Victims of crime are being urged to use their newly granted rights to greater support and involvement in the criminal justice system.
An information booklet and a revamped website unveiled by the Crime Victims Helpline explain the changes introduced by the Criminal Justice (Victims of Crime) Act 2017 and encourage victims to make the most of the supports on offer.
Under the Act, introduced last November, victims now have a statutory right to written acknowledgement when they report a crime, a copy of their own statement, a point of contact within the Gardaí, and notification of all major developments in an investigation, including if and why a prosecution does not proceed and when any convicted person is given a release date from jail.
Michele Puckhaber, executive director of the Crime Victims Helpline, said while some of these services were traditionally provided as a courtesy, they are now a right and could not be piecemeal or left to chance.
“A lot of callers would have said they didn’t know what was happening with their case and they couldn’t get in contact with anyone,” she said.
“That’s understandable. The investigating garda isn’t always in a position to take a call or may be on leave or working nights.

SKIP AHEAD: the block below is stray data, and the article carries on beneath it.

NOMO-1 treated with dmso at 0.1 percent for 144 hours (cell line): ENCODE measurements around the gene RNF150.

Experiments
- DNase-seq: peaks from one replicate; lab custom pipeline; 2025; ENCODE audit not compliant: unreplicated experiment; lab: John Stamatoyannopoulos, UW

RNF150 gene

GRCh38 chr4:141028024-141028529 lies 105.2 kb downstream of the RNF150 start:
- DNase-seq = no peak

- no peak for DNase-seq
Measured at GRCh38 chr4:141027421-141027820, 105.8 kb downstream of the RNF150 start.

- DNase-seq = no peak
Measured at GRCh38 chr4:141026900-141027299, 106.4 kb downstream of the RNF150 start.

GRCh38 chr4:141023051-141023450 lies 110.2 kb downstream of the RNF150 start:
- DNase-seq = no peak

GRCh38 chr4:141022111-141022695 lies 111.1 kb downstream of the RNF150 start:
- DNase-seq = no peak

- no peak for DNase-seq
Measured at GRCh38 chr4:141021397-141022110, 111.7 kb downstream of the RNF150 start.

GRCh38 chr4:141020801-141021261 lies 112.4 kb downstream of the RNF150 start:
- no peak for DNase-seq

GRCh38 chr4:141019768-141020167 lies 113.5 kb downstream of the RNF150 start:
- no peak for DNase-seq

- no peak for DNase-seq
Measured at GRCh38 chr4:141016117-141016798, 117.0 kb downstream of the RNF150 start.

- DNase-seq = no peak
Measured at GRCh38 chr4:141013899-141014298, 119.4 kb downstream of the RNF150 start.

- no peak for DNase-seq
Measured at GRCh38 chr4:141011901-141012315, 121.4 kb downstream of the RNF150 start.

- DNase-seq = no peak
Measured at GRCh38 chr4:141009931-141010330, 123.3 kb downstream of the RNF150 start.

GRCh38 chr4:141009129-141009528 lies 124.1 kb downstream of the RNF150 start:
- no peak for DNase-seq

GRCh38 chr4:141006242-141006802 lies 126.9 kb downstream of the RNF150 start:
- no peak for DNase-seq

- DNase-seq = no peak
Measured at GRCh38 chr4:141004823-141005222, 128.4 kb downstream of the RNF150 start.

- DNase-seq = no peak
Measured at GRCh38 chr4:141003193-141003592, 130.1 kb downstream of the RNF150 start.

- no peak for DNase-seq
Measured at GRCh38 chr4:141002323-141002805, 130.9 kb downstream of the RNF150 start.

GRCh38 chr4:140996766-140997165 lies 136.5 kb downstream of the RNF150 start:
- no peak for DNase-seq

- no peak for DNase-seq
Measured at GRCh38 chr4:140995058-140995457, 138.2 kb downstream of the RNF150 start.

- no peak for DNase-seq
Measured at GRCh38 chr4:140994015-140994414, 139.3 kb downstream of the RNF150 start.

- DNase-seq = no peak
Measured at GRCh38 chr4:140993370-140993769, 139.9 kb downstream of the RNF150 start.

The Crime Victims Helpline received almost 1,900 calls last year, a 10% increase on 2016, and there were more than 4,000 contacts in total between phone calls, emails, texts, and post.
Assaults, burglaries, and harassment were the top three offences disclosed.
“I think it’s a good thing that numbers are growing,” said Ms Puckhaber.
“It means people are more aware that there are supports and that they have rights and they want to find out about them.”
The information campaign is funded from the Dormant Accounts Fund and the Department of Justice. Minister for Justice Charlie Flanagan said it is a valuable aid to victims and those supporting them.
The helpline contacts are: freephone 116006, text 085-1337711, www.crimevictimsrights.ie.
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